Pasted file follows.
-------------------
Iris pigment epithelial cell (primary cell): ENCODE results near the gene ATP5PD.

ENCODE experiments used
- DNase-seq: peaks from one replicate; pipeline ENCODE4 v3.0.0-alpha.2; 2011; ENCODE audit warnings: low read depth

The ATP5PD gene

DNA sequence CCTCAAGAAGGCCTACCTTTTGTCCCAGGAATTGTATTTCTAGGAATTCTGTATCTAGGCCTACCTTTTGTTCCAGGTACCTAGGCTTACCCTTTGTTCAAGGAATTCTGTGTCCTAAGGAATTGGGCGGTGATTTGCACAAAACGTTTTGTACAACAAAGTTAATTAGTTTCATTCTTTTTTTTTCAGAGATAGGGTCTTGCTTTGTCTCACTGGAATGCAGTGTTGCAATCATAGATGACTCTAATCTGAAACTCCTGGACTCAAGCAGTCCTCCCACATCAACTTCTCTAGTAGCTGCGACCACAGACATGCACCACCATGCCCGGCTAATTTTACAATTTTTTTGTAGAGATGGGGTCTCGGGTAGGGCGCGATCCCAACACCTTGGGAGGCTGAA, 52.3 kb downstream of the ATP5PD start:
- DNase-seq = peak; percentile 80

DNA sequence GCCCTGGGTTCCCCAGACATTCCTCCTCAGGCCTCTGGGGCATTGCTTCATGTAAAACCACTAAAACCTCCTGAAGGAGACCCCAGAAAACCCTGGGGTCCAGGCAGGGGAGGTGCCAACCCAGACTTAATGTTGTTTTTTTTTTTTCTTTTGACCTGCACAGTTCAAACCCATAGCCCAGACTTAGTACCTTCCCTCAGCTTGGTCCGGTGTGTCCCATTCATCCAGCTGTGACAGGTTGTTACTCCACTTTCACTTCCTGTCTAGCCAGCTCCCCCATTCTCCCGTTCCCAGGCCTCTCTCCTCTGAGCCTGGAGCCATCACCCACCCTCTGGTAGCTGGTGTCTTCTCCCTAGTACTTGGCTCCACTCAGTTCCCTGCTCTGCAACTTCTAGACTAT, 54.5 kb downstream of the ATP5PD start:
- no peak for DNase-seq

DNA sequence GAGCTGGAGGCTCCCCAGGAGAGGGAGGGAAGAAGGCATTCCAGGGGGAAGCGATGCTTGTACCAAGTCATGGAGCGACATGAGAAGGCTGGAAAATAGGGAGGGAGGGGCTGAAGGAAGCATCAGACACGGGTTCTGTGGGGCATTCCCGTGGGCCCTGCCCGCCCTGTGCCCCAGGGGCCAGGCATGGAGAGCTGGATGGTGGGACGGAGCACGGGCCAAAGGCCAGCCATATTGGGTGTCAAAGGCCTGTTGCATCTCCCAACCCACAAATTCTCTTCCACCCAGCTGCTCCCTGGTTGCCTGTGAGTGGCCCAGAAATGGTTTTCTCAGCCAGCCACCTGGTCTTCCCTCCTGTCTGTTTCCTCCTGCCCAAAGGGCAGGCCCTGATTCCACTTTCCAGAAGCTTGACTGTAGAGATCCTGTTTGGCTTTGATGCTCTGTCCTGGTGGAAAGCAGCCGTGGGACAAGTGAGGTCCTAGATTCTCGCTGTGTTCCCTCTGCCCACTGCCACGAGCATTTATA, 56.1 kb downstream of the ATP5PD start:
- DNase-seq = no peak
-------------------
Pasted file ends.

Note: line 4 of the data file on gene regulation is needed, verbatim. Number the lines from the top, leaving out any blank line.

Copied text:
The ATP5PD gene